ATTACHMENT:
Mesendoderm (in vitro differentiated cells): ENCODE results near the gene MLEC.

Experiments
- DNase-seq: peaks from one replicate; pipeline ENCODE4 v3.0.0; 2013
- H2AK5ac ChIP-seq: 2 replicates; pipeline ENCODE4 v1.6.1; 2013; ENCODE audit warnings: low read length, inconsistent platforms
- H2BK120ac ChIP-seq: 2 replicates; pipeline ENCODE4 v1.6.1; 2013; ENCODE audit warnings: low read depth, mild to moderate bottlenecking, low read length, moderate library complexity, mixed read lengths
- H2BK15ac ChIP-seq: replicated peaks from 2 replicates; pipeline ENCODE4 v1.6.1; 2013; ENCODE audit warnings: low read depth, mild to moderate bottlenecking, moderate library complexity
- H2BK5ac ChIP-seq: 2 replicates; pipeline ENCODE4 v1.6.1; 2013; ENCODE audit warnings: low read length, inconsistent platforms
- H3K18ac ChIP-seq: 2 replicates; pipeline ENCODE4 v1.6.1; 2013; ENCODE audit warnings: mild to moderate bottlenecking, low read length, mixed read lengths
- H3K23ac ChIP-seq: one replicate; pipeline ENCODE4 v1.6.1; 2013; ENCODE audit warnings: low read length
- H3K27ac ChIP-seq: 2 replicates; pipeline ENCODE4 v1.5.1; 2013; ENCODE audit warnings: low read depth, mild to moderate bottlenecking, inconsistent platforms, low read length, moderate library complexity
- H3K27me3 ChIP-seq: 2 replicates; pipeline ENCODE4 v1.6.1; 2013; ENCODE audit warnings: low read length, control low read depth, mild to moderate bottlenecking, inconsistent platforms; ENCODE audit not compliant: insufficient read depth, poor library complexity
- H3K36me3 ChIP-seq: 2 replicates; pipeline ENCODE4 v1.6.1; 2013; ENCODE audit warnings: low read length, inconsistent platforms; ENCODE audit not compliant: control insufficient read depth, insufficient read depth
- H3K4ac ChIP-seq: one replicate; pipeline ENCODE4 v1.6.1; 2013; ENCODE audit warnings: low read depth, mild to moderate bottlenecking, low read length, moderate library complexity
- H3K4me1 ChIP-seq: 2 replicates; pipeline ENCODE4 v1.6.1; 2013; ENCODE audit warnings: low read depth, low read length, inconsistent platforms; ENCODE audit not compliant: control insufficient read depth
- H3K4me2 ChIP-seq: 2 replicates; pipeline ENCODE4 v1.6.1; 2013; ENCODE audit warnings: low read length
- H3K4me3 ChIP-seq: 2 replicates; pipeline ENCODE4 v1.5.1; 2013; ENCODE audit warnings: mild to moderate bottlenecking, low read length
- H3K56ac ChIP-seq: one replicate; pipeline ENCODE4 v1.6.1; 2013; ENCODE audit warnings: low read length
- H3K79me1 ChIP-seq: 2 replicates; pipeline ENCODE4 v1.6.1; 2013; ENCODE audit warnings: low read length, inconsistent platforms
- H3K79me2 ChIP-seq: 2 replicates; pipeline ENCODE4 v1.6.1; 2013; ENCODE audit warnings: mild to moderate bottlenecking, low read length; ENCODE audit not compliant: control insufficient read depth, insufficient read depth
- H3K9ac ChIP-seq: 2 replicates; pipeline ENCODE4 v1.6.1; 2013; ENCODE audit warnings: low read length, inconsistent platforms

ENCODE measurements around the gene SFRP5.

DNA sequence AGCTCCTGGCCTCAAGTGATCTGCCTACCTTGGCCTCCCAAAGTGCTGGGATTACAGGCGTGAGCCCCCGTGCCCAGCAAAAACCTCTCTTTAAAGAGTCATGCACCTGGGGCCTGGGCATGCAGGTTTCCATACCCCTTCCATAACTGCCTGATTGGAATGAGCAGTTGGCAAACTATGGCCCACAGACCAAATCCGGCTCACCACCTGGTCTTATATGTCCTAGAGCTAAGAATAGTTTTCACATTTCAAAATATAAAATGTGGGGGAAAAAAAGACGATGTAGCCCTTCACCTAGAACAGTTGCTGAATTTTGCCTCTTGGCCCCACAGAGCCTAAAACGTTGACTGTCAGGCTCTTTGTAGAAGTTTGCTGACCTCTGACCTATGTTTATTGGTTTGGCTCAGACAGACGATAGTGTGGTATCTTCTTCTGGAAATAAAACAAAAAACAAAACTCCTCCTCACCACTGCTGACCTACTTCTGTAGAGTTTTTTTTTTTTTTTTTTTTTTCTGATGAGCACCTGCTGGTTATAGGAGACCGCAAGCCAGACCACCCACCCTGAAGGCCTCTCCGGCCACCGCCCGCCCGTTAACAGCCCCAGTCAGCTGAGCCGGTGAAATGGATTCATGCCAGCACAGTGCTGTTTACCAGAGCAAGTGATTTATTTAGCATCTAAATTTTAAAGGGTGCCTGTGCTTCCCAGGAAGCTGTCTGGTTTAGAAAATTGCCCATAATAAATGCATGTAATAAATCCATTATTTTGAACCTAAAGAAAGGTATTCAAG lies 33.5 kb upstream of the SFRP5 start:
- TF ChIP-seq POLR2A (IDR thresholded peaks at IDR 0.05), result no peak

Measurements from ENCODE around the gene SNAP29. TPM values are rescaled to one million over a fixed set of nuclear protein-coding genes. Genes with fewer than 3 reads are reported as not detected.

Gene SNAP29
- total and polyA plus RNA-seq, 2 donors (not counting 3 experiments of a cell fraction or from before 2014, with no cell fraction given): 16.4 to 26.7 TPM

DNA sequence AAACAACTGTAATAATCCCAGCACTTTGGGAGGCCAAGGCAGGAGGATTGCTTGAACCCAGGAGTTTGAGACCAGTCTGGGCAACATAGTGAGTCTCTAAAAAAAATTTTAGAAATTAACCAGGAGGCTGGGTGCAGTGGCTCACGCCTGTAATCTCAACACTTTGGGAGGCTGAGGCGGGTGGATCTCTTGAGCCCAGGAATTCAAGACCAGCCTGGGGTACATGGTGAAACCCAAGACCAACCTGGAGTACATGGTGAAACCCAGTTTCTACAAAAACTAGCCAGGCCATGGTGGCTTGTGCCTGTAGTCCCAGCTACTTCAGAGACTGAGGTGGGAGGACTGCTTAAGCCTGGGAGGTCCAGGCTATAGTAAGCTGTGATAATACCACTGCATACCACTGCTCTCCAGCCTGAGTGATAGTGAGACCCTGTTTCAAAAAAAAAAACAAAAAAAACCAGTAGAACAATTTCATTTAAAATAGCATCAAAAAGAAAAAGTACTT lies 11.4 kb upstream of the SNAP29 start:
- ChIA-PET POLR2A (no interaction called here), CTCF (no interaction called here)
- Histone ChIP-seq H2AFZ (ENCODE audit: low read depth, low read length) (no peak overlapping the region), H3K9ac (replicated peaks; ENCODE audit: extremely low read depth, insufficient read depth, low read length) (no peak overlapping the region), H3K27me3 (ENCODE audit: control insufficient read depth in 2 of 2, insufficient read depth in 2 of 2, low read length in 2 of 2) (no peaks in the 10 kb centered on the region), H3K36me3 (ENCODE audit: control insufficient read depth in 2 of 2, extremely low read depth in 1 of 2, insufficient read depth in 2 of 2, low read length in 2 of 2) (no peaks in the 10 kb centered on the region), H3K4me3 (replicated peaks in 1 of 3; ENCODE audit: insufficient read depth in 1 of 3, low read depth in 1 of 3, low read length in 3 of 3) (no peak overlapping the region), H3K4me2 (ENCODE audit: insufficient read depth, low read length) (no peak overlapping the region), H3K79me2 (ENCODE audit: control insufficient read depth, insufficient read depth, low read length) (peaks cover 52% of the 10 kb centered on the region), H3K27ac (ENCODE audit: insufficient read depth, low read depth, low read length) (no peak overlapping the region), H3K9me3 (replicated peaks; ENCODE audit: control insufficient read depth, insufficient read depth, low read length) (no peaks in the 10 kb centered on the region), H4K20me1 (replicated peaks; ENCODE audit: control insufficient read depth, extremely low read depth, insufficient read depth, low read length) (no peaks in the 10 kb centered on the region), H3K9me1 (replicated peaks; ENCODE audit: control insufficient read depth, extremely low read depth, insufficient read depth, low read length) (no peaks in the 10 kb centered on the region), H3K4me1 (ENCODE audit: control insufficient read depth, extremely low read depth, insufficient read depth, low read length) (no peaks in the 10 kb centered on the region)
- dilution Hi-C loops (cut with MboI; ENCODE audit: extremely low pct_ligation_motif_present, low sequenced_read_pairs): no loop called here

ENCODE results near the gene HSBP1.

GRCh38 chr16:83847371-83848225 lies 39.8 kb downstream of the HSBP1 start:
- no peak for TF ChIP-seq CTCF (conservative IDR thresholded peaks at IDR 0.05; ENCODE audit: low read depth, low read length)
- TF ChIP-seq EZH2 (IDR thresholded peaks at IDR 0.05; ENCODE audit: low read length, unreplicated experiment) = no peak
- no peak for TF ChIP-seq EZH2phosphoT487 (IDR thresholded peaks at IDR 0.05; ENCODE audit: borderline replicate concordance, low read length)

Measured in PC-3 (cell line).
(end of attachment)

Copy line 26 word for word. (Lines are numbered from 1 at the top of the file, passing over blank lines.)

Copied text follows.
- total and polyA plus RNA-seq, 2 donors (not counting 3 experiments of a cell fraction or from before 2014, with no cell fraction given): 16.4 to 26.7 TPM